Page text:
QEOS is based here with an office in the Silicon Valley, California, where Dr Walter is the chief executive officer.

His university mentors – professors Nick Holonyak Jr and Milton Feng – are part of his team.

The QEOS website stated that Prof Nick Holonyak Jr is widely regarded as the inventor of LED.

The company, it said, wanted to “pioneer the commercial development of high speed, low-cost and power efficient fiber optics communication solutions”.

By R.S. N. Murali The Star/ANN

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Thursday, 15 January 2015

Chinese women's marriage criteria,logical search for a mate

72% of women consider housing as a key requirement for a marriage partner, says the latest report of the Chinese Marriage Status Survey 2014, issued by China’s leading marriage service provider Baihe.com on Jan.11, 2015.

Researchers collected the results of 73,215 online questionnaires and held in-depth off-line interviews with 200 single men and women from 34 provinces, municipalities and autonomous regions.

Why still single?

The report shows that 63% of single men and women spend an average of more than six hours alone on their rest days; and 32% spend more than 10 hours alone. Surfing the internet, hanging out with friends, and just “quietly” staying at home have become the top three activities for single people.

32% of single women follow TV dramas while 67% of men scan websites, killing their private time at home.

The report concludes that the main reasons for remaining single is too much time spent alone - too few social contacts is the top obstacle to meeting the right person. 80% of single women report this.

Gender differences in marriage requirements

Nowadays, love is no longer the only passport for two people to enter marriage. The report says that more than 40% of single men and women are only willing to get married with a person in a suitable situation. People are becoming ever more rational and realistic when choosing their spouses.

The top three concerns for single men are appearance, physical health, and emotional experience. Single women attach more importance to a partner’s financial situation, physical health, and career.

33% of single men and 27% of single women have experienced interference from parents in their relationships.

Focus on housing

The report shows that 71% of women view housing as a key requirement for a potential marriage partner. 18% of women counted car ownership as one of the basic requirements, a rise of 9% compared with 2012. Both men and women said that a stable income and some savings were important factors.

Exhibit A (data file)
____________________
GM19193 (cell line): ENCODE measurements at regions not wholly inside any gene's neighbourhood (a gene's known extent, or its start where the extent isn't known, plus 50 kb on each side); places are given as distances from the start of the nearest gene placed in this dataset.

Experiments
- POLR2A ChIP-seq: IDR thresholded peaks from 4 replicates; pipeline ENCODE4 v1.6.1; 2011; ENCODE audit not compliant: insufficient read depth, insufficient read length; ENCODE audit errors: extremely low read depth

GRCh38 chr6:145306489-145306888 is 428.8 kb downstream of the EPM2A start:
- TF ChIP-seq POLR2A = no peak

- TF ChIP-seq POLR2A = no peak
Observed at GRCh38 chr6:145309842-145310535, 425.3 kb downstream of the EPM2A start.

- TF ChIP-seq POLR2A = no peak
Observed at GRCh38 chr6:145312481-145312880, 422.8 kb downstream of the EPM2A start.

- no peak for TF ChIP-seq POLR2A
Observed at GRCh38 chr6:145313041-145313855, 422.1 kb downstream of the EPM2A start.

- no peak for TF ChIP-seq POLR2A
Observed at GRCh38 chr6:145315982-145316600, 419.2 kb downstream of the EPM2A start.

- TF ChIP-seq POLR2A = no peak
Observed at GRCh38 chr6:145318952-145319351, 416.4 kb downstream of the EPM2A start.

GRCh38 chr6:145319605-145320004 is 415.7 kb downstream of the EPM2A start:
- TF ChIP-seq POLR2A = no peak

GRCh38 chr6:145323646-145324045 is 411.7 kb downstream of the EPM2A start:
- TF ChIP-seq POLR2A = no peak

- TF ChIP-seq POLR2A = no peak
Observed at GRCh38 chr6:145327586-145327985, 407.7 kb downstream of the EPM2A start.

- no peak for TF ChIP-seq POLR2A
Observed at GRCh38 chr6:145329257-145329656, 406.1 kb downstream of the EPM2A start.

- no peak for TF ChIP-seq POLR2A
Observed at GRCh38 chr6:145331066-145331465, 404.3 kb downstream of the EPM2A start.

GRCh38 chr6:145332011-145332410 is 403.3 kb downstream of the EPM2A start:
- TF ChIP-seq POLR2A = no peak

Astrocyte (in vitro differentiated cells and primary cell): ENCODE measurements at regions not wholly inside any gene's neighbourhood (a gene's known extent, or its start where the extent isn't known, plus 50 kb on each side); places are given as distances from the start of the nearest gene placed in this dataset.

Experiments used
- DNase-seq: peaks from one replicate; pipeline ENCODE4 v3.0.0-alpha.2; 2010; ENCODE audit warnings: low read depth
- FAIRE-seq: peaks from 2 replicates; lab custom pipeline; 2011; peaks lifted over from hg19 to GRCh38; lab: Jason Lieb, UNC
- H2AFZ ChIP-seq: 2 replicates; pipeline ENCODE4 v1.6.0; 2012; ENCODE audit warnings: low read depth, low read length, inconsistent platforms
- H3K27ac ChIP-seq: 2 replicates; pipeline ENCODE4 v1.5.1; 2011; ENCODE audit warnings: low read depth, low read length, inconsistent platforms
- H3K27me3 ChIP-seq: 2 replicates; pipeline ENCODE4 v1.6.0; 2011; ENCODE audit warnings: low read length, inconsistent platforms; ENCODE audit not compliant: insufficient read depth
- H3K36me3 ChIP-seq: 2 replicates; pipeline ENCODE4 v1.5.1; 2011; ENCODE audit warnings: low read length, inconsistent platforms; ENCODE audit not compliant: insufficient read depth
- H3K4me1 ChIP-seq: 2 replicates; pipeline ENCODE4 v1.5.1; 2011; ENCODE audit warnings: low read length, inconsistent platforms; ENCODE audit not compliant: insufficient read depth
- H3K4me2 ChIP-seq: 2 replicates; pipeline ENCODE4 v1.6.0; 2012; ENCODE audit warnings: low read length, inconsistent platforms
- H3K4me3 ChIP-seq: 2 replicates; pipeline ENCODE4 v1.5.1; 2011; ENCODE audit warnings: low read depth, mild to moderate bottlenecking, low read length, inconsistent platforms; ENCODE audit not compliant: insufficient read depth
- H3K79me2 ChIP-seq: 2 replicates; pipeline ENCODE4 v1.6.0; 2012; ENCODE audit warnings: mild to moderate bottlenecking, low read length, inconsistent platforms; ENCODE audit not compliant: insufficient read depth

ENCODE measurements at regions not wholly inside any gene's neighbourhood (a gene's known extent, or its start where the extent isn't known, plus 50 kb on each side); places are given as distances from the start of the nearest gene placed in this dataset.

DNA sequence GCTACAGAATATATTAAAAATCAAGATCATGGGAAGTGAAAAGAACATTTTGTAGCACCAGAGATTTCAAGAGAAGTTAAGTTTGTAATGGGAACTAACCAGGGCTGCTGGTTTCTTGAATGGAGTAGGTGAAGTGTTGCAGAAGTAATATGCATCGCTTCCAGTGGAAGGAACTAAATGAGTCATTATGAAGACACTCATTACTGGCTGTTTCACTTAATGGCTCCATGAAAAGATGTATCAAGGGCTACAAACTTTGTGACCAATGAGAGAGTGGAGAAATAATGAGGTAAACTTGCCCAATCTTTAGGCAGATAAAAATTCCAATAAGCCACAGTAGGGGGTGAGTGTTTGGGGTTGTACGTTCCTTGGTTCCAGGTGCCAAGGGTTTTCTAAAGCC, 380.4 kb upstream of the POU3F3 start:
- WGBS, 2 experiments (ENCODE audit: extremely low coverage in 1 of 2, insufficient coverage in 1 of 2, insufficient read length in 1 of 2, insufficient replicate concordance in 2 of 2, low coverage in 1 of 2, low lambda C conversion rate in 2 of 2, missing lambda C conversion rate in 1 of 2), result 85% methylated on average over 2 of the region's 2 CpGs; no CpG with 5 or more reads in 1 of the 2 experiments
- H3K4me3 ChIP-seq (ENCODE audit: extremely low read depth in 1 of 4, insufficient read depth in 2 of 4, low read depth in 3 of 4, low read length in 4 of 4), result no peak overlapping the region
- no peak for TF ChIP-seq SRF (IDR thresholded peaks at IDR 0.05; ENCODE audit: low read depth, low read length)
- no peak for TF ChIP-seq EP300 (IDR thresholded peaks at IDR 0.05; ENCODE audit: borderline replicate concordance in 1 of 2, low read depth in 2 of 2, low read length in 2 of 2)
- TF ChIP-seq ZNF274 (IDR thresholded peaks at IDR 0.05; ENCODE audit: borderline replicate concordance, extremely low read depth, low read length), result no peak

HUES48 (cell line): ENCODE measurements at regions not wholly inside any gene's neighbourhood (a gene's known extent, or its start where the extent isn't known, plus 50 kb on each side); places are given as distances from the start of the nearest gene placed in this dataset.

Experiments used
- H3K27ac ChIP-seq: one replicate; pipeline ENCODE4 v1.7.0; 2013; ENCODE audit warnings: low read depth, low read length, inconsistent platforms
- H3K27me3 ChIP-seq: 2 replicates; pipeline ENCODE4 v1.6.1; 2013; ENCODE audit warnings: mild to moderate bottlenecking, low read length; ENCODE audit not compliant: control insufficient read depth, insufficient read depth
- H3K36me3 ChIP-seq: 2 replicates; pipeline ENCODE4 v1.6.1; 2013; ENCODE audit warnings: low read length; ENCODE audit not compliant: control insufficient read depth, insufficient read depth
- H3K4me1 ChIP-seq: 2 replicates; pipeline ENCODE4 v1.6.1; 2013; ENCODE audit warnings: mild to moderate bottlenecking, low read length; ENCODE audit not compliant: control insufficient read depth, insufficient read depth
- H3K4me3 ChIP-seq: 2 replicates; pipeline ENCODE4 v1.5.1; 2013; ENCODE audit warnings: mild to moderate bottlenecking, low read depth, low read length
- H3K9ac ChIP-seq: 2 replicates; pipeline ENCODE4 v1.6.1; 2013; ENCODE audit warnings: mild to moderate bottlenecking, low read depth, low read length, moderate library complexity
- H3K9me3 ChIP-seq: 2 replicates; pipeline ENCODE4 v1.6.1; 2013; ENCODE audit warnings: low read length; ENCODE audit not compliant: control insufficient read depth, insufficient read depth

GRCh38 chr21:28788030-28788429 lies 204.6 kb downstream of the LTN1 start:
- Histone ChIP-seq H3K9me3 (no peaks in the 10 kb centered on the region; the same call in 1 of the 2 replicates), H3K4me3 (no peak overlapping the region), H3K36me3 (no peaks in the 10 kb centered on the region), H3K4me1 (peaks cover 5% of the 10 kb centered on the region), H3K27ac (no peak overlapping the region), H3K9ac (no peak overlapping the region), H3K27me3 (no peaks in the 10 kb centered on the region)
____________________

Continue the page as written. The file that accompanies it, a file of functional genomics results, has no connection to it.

Nearly 60 percent of women do not intend to have a second child, according to the report, although China has relaxed its birth control policy to allow couples to have a second child if either parent is an only child.

The report also shows that 33% of women think that Chinese men do not deserve Chinese women, in terms of "self-accomplishments and ability to care for themselves." - (People's Daily Online)

The logical search for a mate

‘Love’ takes a back seat when seeking prospective life partners

LOVE is not the only criterion for marriage in China. A recent survey shows that more than 40% of Chinese look to marry someone who suits them in appearance, educational background, social status, income and other characteristics.

Baihe.com, a major dating portal in China, released its 2014 Chinese Marriage Status Survey Report on Sunday.

The site has tracked marriage trends in the country since 2007.

The latest results show that 44.4% of male and 49.7% of female respondents said the reasons for their choice of a marriage partner include their prospective mate’s coming from a family of equal social rank.

“This means people are much more rational when it comes to the marriage decision,” the report said.

“They would like to match each other under every single standard. Love is no longer the only pass.”

The report also said that more than 70% of female respondents said they would consider marriage only if the male partner owns property.